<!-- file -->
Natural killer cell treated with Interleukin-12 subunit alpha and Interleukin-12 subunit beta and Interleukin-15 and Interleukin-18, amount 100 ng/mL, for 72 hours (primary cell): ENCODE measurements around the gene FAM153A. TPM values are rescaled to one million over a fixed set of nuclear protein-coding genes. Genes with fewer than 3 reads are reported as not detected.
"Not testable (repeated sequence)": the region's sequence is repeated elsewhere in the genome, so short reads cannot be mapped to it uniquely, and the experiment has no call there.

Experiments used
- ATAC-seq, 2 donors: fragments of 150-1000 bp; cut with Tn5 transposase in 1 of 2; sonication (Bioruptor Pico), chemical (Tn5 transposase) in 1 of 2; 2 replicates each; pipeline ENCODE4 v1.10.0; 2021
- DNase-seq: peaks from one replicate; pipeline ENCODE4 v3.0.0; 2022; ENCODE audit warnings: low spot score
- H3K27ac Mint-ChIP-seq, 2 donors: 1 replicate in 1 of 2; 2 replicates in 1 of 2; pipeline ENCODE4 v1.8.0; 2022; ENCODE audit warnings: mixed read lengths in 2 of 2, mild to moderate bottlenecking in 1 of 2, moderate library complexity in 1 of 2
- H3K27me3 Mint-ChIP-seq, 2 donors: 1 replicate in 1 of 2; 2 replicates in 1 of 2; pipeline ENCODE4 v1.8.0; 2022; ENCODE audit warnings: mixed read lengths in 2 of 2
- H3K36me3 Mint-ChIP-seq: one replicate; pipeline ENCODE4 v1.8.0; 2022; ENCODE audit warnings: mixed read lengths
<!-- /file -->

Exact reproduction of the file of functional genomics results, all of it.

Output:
Natural killer cell treated with Interleukin-12 subunit alpha and Interleukin-12 subunit beta and Interleukin-15 and Interleukin-18, amount 100 ng/mL, for 72 hours (primary cell): ENCODE measurements around the gene FAM153A. TPM values are rescaled to one million over a fixed set of nuclear protein-coding genes. Genes with fewer than 3 reads are reported as not detected.
"Not testable (repeated sequence)": the region's sequence is repeated elsewhere in the genome, so short reads cannot be mapped to it uniquely, and the experiment has no call there.

Experiments used
- ATAC-seq, 2 donors: fragments of 150-1000 bp; cut with Tn5 transposase in 1 of 2; sonication (Bioruptor Pico), chemical (Tn5 transposase) in 1 of 2; 2 replicates each; pipeline ENCODE4 v1.10.0; 2021
- DNase-seq: peaks from one replicate; pipeline ENCODE4 v3.0.0; 2022; ENCODE audit warnings: low spot score
- H3K27ac Mint-ChIP-seq, 2 donors: 1 replicate in 1 of 2; 2 replicates in 1 of 2; pipeline ENCODE4 v1.8.0; 2022; ENCODE audit warnings: mixed read lengths in 2 of 2, mild to moderate bottlenecking in 1 of 2, moderate library complexity in 1 of 2
- H3K27me3 Mint-ChIP-seq, 2 donors: 1 replicate in 1 of 2; 2 replicates in 1 of 2; pipeline ENCODE4 v1.8.0; 2022; ENCODE audit warnings: mixed read lengths in 2 of 2
- H3K36me3 Mint-ChIP-seq: one replicate; pipeline ENCODE4 v1.8.0; 2022; ENCODE audit warnings: mixed read lengths